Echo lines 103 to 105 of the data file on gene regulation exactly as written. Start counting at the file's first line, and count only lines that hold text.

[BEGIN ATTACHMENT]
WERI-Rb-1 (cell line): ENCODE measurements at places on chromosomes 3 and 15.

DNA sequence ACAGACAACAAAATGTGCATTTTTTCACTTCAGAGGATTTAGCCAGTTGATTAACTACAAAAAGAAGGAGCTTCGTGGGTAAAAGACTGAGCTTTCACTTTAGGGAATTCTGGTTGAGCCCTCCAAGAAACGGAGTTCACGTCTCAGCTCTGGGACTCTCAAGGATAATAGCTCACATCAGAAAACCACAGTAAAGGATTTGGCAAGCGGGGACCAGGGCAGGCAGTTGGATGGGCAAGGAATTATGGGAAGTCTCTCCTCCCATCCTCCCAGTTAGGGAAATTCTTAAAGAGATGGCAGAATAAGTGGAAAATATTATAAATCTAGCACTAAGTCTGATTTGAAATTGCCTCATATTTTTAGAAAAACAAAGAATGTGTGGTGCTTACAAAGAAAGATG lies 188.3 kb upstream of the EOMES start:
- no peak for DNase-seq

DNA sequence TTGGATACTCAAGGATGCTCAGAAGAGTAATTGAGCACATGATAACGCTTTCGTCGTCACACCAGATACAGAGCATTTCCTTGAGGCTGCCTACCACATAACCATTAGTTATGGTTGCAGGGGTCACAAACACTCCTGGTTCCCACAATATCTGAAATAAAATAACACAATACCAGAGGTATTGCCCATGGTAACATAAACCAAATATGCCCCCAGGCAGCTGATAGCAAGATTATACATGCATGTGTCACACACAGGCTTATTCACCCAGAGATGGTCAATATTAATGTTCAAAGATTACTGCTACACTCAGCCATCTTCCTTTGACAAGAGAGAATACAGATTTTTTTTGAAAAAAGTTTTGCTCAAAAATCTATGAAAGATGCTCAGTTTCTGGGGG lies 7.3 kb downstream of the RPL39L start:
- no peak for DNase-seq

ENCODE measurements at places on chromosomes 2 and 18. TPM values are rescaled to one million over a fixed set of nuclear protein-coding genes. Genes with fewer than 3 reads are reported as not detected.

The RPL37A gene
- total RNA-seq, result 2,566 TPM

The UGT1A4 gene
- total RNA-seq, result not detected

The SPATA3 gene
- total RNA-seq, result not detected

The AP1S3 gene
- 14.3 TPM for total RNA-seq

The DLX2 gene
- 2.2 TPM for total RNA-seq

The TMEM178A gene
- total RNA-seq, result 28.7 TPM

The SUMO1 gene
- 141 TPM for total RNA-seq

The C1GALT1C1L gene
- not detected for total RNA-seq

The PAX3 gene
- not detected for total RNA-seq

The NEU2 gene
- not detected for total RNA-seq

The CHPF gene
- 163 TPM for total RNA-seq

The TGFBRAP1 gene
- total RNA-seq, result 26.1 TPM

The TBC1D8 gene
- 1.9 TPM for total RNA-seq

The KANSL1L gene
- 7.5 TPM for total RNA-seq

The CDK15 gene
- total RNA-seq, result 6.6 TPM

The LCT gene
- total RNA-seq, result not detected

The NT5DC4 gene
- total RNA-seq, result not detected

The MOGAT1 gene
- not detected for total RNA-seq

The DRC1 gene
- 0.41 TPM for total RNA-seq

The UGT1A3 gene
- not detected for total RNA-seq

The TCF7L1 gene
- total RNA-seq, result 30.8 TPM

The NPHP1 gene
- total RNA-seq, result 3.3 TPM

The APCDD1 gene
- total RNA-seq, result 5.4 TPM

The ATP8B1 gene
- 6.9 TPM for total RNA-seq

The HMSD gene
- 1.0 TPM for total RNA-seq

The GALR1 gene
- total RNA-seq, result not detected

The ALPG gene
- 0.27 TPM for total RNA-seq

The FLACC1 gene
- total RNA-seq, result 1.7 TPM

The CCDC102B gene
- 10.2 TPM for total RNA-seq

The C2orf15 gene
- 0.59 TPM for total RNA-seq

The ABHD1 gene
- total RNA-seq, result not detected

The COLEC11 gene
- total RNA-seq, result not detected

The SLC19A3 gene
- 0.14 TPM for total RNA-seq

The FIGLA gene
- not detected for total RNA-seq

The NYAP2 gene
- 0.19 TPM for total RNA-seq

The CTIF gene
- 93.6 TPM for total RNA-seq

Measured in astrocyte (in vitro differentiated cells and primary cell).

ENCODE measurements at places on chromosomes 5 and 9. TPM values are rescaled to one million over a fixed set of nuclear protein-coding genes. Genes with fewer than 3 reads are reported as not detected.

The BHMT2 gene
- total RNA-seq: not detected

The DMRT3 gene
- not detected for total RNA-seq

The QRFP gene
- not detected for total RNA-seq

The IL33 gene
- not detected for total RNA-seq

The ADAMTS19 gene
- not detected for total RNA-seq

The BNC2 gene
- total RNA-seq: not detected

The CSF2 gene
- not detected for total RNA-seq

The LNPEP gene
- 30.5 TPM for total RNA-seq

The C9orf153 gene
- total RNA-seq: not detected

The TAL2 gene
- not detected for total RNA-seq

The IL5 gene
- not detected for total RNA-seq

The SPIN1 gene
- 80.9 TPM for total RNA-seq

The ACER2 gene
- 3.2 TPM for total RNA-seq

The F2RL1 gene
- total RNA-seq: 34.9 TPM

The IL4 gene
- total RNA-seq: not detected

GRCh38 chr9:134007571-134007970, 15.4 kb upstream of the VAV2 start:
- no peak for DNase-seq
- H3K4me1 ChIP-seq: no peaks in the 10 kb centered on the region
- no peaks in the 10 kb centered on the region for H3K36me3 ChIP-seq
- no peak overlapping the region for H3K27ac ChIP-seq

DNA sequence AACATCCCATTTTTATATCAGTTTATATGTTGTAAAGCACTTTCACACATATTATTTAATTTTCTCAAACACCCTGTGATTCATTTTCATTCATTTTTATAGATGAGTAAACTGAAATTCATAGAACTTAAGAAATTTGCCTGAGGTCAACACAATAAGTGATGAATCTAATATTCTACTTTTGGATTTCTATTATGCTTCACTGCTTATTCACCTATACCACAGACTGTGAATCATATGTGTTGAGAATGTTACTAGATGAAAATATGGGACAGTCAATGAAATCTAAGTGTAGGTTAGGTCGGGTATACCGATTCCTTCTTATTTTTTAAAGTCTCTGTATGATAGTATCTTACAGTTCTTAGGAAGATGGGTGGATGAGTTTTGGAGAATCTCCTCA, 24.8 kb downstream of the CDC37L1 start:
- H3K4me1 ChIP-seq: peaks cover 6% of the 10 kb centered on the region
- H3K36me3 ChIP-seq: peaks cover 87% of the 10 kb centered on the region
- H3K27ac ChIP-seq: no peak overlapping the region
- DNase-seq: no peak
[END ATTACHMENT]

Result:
The SPIN1 gene
- 80.9 TPM for total RNA-seq

The ACER2 gene